And there's an obvious need to go further to achieve equality. Before Bill’s death in 1968, he at least got to see 90.77 percent of Australians vote Yes in the 1967 referendum but First Peoples today are still not recognised in the constitution, are disproportionately incarcerated and over 470 First Peoples have died in custody since the Royal Commission, not to mention they experience shorter life expectancy, higher rates of infant mortality, poorer health and lower levels of education and employment. The two friends hope Ablaze can play a part in continuing the fight for Indigenous rights.
"We need to educate people about this history," Alec explains. "I think deep in our hearts we both agree that maybe there's some Indigenous kid up north incarcerated in one of those terrible jails who may see the film and think life is worth living and be inspired by Bill."
Tiriki agrees, relating his own experience in primary school when he was taught that "there were no more Aboriginal people in the southeast of Australia", that they were extinct, their language was no longer spoken and that they didn't know where they came from.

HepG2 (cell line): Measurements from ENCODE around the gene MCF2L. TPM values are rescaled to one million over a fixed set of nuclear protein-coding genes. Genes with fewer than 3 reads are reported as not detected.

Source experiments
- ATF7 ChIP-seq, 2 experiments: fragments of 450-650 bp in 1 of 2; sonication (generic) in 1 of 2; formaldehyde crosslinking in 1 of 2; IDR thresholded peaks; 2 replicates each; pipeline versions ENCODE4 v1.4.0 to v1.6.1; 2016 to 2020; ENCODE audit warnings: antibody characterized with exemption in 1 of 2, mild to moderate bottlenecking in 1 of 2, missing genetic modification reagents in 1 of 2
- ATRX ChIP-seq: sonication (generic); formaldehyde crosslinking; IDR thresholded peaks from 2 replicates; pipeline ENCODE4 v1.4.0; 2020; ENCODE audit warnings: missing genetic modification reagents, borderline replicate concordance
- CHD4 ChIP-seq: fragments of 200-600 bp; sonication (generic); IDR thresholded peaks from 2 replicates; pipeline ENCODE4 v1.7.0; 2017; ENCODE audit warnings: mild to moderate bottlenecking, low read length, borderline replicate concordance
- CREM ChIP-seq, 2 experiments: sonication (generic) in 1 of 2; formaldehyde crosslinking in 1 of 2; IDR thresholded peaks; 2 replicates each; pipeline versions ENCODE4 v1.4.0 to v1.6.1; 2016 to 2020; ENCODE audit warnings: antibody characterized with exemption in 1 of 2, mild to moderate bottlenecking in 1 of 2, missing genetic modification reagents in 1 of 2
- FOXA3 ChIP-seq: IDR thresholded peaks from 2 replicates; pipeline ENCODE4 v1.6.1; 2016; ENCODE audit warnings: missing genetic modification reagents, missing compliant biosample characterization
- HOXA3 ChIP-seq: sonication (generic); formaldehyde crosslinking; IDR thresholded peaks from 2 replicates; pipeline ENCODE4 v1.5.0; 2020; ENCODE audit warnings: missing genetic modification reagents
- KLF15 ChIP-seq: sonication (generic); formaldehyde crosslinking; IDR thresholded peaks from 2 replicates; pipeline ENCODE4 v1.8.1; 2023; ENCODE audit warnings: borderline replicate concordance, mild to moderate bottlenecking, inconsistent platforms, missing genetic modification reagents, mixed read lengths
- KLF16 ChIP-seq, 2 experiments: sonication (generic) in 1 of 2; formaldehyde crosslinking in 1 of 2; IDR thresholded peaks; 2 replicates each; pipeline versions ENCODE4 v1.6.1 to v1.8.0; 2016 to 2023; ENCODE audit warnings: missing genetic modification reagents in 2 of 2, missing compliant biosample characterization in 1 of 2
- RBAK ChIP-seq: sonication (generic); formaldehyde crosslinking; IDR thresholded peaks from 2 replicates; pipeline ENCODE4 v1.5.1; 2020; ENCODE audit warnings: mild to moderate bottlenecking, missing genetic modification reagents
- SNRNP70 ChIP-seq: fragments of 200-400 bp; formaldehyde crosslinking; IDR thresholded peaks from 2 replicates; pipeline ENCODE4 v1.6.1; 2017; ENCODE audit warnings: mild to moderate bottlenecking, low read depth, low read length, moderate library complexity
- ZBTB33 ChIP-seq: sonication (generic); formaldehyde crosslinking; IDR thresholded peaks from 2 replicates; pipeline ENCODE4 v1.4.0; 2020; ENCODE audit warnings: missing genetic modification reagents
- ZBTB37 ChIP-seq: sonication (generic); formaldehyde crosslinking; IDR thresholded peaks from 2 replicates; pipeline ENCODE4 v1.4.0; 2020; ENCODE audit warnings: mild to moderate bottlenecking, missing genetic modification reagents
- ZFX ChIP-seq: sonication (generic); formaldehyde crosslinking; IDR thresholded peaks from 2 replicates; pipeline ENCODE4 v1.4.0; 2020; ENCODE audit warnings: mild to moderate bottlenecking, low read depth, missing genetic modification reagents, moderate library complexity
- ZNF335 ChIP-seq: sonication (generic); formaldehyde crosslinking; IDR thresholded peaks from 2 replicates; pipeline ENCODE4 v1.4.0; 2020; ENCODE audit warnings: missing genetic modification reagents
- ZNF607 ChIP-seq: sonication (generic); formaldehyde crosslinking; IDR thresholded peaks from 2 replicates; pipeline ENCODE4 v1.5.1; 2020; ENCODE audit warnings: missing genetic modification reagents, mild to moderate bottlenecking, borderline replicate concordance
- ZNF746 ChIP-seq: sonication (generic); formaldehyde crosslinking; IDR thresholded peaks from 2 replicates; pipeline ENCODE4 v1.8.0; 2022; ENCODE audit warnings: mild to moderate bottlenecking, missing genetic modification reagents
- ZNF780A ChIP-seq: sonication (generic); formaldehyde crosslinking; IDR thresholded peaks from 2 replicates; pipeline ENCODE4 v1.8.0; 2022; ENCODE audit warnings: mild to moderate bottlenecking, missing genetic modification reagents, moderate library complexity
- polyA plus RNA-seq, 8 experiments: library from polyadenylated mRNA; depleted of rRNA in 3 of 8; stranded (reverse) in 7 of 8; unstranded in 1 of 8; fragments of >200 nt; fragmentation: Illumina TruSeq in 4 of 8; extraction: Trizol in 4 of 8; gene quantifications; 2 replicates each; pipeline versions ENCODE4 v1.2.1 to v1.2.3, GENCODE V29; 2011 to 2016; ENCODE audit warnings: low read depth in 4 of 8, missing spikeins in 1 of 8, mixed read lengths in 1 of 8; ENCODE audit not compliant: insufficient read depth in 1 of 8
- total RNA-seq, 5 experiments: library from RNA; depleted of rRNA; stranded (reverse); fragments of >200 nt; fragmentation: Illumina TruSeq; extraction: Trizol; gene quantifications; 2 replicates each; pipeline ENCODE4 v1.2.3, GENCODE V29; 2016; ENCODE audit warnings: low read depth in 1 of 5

"I was taught that not just in the 1980s, when I was a little kid, but all the way through into the 90s. The chance now, for my kids, the eldest of whom is six, to be going into spaces where they're not [considered] extinct anymore and know that it's because of Bill and everyone around him is huge. If a kid somewhere in greater Melbourne sitting in a classroom somewhere can be reassured by the fact that despite that textbooks may have said in the past, you are not extinct and you still have your culture, your land and your stories – that would be a pretty bloody big win for me."
– Matt Millikan
Stream Ablaze now as part of Melbourne International Film Festival. In 2021, it will also screen at the Brisbane International Film Festival and the New Zealand International Film Festival, and at the Antenna Documentary Festival in 2022.